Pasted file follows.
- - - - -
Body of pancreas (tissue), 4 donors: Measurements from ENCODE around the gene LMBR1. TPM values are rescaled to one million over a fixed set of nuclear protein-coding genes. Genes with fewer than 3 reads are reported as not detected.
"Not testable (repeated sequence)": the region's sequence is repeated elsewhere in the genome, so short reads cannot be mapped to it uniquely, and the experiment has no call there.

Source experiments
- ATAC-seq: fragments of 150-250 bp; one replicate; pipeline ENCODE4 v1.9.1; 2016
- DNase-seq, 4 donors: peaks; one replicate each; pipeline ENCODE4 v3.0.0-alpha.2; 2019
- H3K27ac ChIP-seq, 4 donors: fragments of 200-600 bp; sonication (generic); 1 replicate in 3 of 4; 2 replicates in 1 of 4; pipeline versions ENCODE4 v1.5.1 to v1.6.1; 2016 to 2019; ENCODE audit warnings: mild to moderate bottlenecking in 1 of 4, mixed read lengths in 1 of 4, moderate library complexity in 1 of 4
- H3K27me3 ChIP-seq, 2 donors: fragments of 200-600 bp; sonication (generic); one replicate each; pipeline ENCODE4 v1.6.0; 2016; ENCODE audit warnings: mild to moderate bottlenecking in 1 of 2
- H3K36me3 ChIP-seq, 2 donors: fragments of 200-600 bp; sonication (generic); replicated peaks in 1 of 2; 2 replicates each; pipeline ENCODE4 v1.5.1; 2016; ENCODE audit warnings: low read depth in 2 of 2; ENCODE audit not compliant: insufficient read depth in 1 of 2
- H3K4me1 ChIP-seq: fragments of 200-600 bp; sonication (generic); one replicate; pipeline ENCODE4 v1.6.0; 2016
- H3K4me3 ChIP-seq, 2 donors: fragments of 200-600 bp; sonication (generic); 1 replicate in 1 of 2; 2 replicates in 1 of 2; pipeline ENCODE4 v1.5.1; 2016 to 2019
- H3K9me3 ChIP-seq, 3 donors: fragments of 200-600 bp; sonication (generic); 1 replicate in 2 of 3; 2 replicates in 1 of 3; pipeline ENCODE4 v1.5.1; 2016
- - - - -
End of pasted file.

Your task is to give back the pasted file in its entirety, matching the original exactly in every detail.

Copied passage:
Body of pancreas (tissue), 4 donors: Measurements from ENCODE around the gene LMBR1. TPM values are rescaled to one million over a fixed set of nuclear protein-coding genes. Genes with fewer than 3 reads are reported as not detected.
"Not testable (repeated sequence)": the region's sequence is repeated elsewhere in the genome, so short reads cannot be mapped to it uniquely, and the experiment has no call there.

Source experiments
- ATAC-seq: fragments of 150-250 bp; one replicate; pipeline ENCODE4 v1.9.1; 2016
- DNase-seq, 4 donors: peaks; one replicate each; pipeline ENCODE4 v3.0.0-alpha.2; 2019
- H3K27ac ChIP-seq, 4 donors: fragments of 200-600 bp; sonication (generic); 1 replicate in 3 of 4; 2 replicates in 1 of 4; pipeline versions ENCODE4 v1.5.1 to v1.6.1; 2016 to 2019; ENCODE audit warnings: mild to moderate bottlenecking in 1 of 4, mixed read lengths in 1 of 4, moderate library complexity in 1 of 4
- H3K27me3 ChIP-seq, 2 donors: fragments of 200-600 bp; sonication (generic); one replicate each; pipeline ENCODE4 v1.6.0; 2016; ENCODE audit warnings: mild to moderate bottlenecking in 1 of 2
- H3K36me3 ChIP-seq, 2 donors: fragments of 200-600 bp; sonication (generic); replicated peaks in 1 of 2; 2 replicates each; pipeline ENCODE4 v1.5.1; 2016; ENCODE audit warnings: low read depth in 2 of 2; ENCODE audit not compliant: insufficient read depth in 1 of 2
- H3K4me1 ChIP-seq: fragments of 200-600 bp; sonication (generic); one replicate; pipeline ENCODE4 v1.6.0; 2016
- H3K4me3 ChIP-seq, 2 donors: fragments of 200-600 bp; sonication (generic); 1 replicate in 1 of 2; 2 replicates in 1 of 2; pipeline ENCODE4 v1.5.1; 2016 to 2019
- H3K9me3 ChIP-seq, 3 donors: fragments of 200-600 bp; sonication (generic); 1 replicate in 2 of 3; 2 replicates in 1 of 3; pipeline ENCODE4 v1.5.1; 2016